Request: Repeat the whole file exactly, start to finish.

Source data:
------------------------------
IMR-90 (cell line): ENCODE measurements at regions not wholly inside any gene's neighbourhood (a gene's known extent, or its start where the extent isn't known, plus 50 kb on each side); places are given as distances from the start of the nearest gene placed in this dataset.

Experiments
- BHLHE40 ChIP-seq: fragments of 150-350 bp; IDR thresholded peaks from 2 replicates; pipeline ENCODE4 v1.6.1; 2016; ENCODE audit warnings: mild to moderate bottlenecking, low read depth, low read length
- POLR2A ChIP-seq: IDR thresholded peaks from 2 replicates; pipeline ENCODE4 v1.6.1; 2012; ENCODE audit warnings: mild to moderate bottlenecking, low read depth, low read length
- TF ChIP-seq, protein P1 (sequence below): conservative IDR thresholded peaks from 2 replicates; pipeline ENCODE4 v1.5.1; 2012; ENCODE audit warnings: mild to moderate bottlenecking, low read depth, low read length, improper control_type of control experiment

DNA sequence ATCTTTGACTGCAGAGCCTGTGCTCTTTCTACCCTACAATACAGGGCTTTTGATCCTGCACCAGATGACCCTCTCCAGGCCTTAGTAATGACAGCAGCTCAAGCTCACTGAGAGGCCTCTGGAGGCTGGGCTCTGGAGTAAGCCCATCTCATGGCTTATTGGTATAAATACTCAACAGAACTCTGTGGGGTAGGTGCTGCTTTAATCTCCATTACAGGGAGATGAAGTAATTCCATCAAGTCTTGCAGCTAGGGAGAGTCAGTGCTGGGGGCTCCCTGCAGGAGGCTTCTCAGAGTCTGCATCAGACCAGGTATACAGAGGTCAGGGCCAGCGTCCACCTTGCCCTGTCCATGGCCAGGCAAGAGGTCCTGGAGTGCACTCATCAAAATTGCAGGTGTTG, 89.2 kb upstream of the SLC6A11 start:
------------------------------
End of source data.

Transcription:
IMR-90 (cell line): ENCODE measurements at regions not wholly inside any gene's neighbourhood (a gene's known extent, or its start where the extent isn't known, plus 50 kb on each side); places are given as distances from the start of the nearest gene placed in this dataset.

Experiments
- BHLHE40 ChIP-seq: fragments of 150-350 bp; IDR thresholded peaks from 2 replicates; pipeline ENCODE4 v1.6.1; 2016; ENCODE audit warnings: mild to moderate bottlenecking, low read depth, low read length
- POLR2A ChIP-seq: IDR thresholded peaks from 2 replicates; pipeline ENCODE4 v1.6.1; 2012; ENCODE audit warnings: mild to moderate bottlenecking, low read depth, low read length
- TF ChIP-seq, protein P1 (sequence below): conservative IDR thresholded peaks from 2 replicates; pipeline ENCODE4 v1.5.1; 2012; ENCODE audit warnings: mild to moderate bottlenecking, low read depth, low read length, improper control_type of control experiment

DNA sequence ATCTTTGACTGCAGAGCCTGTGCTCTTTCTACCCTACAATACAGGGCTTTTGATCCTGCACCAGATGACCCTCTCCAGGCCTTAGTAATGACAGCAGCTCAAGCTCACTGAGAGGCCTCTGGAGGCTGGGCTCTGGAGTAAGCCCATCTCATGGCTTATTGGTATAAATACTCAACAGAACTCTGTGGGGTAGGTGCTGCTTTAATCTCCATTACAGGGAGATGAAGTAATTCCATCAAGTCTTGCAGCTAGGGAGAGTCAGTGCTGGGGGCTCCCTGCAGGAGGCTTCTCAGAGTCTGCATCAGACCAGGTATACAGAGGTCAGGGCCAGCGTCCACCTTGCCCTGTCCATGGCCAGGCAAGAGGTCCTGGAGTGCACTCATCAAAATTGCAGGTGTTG, 89.2 kb upstream of the SLC6A11 start: